In the weeks ahead, I willingly took walks with my new friends along the Four-Mile Stretch, which, from this angle, I now could see included beautiful plants. It was a game for my friends to be the first to identify them—goldenrods, four-o’clocks, morning-glories, ragweed, chicory--or, we would call them “weeds,” if no one knew what they were.
“Don’t touch anything,” my friends warned, because poison oak and ivy were also there. Still, this experience eliminated my qualms about this road, even when I was in our full-size yellow school bus. During these walks, we stopped at a one-room church with white siding and a small patch of grass dotted with tombstones. We read each one and took turns making up stories about who the deceased had been when they were alive. The older ones in the group told me I had the best storytelling skills, and they encouraged me to find ways to perfect it.
That inspired me to start writing fictional stories from facts tourists gave when I asked why they chose Mammoth Cave as their vacation destination. The most popular response came from honeymooners, who said they wanted to celebrate their marriage by doing something different, like exploring a cave. Others were fascinated by the Green River, aptly named and 50-feet wide with patches of porous limestone that looked like it would easily crumble into powder if you touched it. I expected it to have a putrid smell too, but I could not detect an odor of any kind. It also featured a ferry—pulled by a cable—big enough to haul only two cars at a time and a small riverboat, all of which transported me back to eras of long ago, illustrations or photos I had seen in history books. “That’s where most of the snakes live,” my mother often said, so the only time I was allowed to venture to this area of the park was when my school went there for field trips or the times relatives came to visit and wanted to go. In my fictional stories, which I only shared with my mother, the Green River became the most popular place for people to talk about, but never visit. Much like the North Pole.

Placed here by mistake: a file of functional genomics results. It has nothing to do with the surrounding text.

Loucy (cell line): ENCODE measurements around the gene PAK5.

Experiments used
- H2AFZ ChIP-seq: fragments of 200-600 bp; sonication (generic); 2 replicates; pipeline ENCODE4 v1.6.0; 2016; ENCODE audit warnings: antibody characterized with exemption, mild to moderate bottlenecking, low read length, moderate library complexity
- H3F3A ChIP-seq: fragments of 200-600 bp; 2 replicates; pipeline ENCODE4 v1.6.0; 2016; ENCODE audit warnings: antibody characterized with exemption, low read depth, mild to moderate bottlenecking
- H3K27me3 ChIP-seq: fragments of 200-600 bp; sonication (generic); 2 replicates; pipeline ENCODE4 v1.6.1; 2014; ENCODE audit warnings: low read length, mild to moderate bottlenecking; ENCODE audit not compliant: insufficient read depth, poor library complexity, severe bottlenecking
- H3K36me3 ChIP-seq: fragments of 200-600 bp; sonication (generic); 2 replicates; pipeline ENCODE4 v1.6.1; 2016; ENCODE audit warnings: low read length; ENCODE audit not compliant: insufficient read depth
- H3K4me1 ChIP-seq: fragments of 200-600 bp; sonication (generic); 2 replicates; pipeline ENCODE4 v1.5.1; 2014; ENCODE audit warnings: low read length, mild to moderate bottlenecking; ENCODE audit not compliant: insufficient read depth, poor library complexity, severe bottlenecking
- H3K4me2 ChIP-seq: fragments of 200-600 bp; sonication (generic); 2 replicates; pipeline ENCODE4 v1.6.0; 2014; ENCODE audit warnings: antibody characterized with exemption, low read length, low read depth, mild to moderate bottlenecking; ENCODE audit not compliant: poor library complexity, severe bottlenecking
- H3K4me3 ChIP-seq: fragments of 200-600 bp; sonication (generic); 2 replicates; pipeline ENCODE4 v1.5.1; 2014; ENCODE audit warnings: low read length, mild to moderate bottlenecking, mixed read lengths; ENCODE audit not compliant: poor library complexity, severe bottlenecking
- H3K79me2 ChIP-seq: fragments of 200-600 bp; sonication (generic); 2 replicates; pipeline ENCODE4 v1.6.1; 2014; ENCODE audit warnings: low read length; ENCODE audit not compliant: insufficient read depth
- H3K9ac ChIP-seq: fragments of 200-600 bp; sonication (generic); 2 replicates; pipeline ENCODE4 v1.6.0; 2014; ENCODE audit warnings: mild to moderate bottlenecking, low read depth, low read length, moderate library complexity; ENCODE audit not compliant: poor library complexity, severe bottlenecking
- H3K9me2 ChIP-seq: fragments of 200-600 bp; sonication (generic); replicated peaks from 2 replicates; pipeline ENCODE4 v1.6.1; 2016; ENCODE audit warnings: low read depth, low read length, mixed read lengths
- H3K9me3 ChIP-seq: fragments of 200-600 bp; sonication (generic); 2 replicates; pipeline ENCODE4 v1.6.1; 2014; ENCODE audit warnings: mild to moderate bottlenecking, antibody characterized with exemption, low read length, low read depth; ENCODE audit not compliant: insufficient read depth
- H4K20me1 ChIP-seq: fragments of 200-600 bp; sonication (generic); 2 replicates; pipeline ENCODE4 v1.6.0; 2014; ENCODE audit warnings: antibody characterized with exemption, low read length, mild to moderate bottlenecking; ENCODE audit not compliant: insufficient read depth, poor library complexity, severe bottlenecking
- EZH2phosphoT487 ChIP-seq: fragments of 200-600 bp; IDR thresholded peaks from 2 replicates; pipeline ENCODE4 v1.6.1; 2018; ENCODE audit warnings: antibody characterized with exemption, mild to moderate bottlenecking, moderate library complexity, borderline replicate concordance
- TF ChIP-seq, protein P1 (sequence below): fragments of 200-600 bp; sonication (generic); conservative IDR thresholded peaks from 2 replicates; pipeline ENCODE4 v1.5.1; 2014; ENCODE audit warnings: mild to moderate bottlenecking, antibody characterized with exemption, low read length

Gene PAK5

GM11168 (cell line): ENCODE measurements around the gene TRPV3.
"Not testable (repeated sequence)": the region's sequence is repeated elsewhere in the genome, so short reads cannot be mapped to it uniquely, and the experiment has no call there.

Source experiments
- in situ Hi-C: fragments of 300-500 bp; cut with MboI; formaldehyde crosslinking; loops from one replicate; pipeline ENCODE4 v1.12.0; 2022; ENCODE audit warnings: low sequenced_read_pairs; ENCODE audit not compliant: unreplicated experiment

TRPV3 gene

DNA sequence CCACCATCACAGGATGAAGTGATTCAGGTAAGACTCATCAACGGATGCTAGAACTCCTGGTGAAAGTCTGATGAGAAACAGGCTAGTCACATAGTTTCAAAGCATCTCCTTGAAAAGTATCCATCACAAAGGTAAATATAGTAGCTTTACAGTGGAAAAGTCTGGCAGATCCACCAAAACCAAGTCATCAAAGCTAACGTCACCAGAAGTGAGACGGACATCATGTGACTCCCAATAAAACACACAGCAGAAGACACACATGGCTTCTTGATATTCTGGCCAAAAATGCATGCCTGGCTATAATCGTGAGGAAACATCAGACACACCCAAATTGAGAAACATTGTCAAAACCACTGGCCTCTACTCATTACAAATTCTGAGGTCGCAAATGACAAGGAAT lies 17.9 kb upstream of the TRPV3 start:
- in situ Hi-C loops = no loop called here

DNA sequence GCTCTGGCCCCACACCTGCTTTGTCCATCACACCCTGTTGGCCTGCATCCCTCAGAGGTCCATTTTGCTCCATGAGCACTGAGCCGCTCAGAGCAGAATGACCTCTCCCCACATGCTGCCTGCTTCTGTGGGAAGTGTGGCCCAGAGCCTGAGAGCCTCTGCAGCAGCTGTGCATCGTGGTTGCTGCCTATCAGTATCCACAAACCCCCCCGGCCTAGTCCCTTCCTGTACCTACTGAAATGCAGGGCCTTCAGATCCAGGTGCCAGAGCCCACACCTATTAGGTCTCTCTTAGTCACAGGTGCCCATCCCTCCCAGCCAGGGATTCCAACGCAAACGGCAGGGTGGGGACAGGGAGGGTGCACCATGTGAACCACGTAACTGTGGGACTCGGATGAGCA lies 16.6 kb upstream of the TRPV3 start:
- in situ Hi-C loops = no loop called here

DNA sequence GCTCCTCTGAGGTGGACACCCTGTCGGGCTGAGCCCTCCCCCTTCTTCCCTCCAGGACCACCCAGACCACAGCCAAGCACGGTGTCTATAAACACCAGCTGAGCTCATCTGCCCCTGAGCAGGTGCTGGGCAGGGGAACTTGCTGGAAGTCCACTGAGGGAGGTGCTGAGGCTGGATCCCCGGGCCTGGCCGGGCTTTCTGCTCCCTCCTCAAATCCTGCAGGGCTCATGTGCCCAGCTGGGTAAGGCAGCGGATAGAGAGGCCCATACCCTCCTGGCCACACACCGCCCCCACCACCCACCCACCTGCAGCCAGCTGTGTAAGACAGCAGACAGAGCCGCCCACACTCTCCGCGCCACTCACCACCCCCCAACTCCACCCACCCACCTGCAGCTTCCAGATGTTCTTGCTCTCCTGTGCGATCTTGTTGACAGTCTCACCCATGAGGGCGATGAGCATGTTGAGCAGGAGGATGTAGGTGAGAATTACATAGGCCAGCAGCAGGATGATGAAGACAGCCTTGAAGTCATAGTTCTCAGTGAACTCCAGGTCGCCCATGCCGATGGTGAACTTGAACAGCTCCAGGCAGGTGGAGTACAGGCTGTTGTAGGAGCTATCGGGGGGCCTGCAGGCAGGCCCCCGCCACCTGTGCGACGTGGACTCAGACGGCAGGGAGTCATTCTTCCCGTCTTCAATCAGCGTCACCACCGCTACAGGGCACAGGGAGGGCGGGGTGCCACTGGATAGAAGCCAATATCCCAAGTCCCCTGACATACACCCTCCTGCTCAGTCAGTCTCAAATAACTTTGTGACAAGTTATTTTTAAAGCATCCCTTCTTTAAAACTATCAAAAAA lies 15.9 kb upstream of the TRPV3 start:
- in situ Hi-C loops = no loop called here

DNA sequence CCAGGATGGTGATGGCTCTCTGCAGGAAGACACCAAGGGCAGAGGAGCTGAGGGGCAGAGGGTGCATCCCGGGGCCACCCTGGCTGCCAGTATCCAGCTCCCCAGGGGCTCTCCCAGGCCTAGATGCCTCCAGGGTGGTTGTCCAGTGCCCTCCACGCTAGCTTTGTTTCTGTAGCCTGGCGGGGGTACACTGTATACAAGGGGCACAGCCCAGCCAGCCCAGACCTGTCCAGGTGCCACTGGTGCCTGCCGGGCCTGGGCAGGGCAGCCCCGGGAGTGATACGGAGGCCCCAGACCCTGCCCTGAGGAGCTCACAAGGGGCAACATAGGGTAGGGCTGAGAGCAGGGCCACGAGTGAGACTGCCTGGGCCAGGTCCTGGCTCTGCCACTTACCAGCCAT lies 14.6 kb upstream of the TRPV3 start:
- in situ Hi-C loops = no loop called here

During the next seven years, I embraced dinner as time to interact with some of the wildlife. Our dining room window allowed my mother and me to eat, talk about our day, and watch a family of four or five deer seemingly mimic our movements as they watched us, chewing succulent green grass or the leaves, twigs, or vines they found within it. Sometimes they looked at us, then each other, as if exchanging thoughts.
That scene was still the case the summer before my freshman year of high school when the Job Corps relocated to the other side of the Green River, necessitating that my mother and other employees take the ferry everyday to work. All of us moved to another part of the park, less isolated. No more four-mile stretch to navigate. The road to get to our homes was flat and wide. No more trailers. Instead, we had modest, soundly built houses with screened-in sunrooms, hardwood floors, dens, living rooms, and, of course, windows. All of the homes had wooded areas for back lots and sizable front lawns, nurtured and mowed by maintenance workers. We still had a community basketball goal, but there was also a volleyball net and a recreation center, which we often used to host our own aerobics classes. Raccoons, bigger than our lapdogs, were also commonplace and mean enough to challenge our pets to boxing matches if they caught them outside alone. Park service employees often told stories at work about encounters with copperheads and rattlesnakes, which were repeated to us children at home; these provided entertainment every spring and summer, but I equated them with fish tales.